With ISIS on the Run, Is the Dream of an Islamic State Officially Dead?

The success of the Kurds, the Turkish operation and the loss of cities and towns are slowly returning the organization to its starting point.

A member of the Syrian pro-government forces carries an Islamic State (ISIS) group flag as he stands on a street in the ancient city of Palmyra on March 27, 2016.
AFP

The death this week of Abu Mohammed al-Adnani, the Islamic State’s spokesman and the person in charge of its operations in Syria, doesn’t eradicate the jihadist organization, but it definitely thins the ranks of its senior commanders.

If the statements issued by the organization issues be seen as indicators of its moods, then its announcement of Al-Adnani’s death in an American airstrike reveals frustration, and also perhaps its next strategy.

“Do you think, America, that your victory will come by killing one or more commanders?” the organization asked in is announcement. “That’s a fake victory. Did America win when it killed Abu Musab, Abu Hamza or Osama?” it asked, referring to respectively to Abu Musab al-Zarqawi, the head of Al-Qaida in Iraq, Abu Hamza al-Muhajir, who succeeded Al-Zarqawi in that role, and Osama bin Laden.

“Will it win if it kills Omar al-Shishani, or anyone else?” the statement continued, referring to the organization’s de facto minister of war. “Do you think, America, that our defeat will come from the loss of a city or territory? Were we defeated when we lost territory in Iraq and remained in the wilderness, with no city and no land? Will we be defeated if you take Mosul or Raqqa or all our cities from us and we return to our starting point? Defeat is the loss of the will and desire to fight.”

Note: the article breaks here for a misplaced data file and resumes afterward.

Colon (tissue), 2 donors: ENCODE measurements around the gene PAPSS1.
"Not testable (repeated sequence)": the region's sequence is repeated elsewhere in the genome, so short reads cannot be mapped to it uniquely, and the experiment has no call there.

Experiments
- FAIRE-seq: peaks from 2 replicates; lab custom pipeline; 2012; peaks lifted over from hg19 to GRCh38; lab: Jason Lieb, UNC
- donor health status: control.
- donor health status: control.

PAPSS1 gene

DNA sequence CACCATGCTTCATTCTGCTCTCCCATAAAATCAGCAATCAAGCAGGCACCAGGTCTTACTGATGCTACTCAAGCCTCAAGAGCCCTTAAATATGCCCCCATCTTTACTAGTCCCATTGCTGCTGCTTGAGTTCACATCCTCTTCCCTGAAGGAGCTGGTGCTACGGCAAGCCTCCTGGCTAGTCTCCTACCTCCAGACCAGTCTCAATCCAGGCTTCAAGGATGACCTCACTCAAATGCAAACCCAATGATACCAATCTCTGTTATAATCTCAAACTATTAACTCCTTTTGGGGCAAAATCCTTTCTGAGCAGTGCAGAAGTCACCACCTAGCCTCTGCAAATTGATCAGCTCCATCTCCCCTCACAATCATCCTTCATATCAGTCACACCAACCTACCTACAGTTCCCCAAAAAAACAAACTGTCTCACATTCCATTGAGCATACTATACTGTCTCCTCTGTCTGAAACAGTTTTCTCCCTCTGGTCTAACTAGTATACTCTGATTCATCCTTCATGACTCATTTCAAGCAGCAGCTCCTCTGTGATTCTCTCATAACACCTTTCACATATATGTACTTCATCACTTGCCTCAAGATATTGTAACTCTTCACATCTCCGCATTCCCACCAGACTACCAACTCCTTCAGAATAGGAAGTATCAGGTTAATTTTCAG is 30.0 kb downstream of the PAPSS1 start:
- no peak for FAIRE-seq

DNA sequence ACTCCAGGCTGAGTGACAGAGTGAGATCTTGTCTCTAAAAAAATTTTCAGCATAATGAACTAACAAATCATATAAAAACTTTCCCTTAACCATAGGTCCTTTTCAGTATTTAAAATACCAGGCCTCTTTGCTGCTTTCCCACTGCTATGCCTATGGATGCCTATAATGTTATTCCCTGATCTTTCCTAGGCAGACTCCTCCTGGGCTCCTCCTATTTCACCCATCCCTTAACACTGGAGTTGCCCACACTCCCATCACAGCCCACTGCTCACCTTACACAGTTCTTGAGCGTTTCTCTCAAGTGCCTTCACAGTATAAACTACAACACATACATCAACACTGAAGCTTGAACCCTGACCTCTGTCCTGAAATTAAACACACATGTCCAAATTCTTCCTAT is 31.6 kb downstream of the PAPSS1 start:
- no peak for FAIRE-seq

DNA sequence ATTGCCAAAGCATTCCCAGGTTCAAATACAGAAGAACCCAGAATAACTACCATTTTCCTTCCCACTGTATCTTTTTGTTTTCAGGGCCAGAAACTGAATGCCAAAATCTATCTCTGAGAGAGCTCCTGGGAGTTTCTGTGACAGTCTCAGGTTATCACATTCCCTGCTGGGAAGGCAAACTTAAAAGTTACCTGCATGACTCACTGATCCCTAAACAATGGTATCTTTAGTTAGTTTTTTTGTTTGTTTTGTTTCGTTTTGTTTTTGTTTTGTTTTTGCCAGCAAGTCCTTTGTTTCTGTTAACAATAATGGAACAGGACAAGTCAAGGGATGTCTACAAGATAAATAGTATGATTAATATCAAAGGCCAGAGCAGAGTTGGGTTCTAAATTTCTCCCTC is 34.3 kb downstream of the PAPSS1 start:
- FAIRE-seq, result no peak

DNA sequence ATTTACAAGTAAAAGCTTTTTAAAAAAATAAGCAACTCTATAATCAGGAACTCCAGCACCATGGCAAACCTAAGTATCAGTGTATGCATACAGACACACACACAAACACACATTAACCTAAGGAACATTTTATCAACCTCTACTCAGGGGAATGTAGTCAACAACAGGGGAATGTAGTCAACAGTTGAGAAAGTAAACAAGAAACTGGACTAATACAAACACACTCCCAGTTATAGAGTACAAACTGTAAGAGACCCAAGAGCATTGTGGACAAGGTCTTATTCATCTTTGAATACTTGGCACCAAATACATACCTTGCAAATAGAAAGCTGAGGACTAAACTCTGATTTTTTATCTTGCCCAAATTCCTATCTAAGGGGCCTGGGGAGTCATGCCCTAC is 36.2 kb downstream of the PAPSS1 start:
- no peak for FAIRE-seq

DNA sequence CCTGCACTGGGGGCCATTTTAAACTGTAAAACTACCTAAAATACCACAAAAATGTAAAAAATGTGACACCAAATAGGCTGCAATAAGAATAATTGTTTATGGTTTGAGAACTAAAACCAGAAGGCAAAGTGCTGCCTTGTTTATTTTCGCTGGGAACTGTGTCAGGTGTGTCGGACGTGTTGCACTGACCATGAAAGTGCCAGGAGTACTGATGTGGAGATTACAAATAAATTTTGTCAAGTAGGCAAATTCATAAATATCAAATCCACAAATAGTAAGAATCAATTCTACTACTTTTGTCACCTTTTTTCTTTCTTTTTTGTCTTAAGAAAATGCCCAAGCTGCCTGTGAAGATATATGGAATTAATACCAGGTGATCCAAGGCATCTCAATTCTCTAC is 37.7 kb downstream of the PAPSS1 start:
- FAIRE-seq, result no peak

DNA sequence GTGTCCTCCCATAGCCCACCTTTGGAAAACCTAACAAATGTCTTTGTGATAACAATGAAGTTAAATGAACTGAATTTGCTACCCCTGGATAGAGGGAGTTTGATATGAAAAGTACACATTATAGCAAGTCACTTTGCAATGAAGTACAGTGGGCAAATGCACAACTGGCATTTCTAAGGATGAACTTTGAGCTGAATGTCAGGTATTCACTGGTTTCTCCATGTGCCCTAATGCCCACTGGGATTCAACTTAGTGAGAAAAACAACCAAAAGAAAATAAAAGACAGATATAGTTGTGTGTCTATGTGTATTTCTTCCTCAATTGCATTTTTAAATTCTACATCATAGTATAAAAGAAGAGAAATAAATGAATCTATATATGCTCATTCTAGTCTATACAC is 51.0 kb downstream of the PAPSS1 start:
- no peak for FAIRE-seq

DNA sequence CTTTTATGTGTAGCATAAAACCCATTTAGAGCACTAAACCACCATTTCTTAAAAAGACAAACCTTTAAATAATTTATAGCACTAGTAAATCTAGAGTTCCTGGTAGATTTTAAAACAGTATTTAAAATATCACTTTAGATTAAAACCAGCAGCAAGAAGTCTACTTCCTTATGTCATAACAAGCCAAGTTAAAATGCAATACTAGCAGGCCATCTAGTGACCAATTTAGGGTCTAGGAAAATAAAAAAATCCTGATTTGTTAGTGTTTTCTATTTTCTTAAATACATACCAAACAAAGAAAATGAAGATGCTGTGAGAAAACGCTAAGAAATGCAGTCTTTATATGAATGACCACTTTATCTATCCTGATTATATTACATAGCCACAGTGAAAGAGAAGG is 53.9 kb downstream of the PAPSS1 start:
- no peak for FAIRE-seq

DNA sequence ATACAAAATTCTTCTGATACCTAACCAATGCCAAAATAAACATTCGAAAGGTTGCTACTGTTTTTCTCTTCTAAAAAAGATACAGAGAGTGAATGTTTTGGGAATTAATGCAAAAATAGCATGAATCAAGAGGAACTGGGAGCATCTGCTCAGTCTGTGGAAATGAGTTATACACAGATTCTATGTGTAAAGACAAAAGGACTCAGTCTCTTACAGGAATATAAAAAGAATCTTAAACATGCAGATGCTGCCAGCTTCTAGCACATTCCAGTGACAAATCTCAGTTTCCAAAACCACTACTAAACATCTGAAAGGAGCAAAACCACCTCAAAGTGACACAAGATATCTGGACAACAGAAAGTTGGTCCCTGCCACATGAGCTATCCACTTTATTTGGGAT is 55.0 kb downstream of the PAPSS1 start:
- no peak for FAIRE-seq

It is an exceptional statement, which is apparently meant not just to raise the morale of Islamic State’s fighters, but also to prepare them for the future losses it anticipates. In addition, the statement attests to the organization’s willingness to change the strategy it has employed ever since embarking on its campaign of conquest in Syria and Iraq in June 2014.

The substantive changes that the organization made then were creating a contiguous territory by capturing large swathes of Iraq and Syria, and then running what it dubbed “the Islamic State” as if it really was a state. It raised revenue by selling oil, appropriating agricultural produce and collecting taxes and fees; it also ran an effective, professional propaganda operation the likes of which had never been seen before.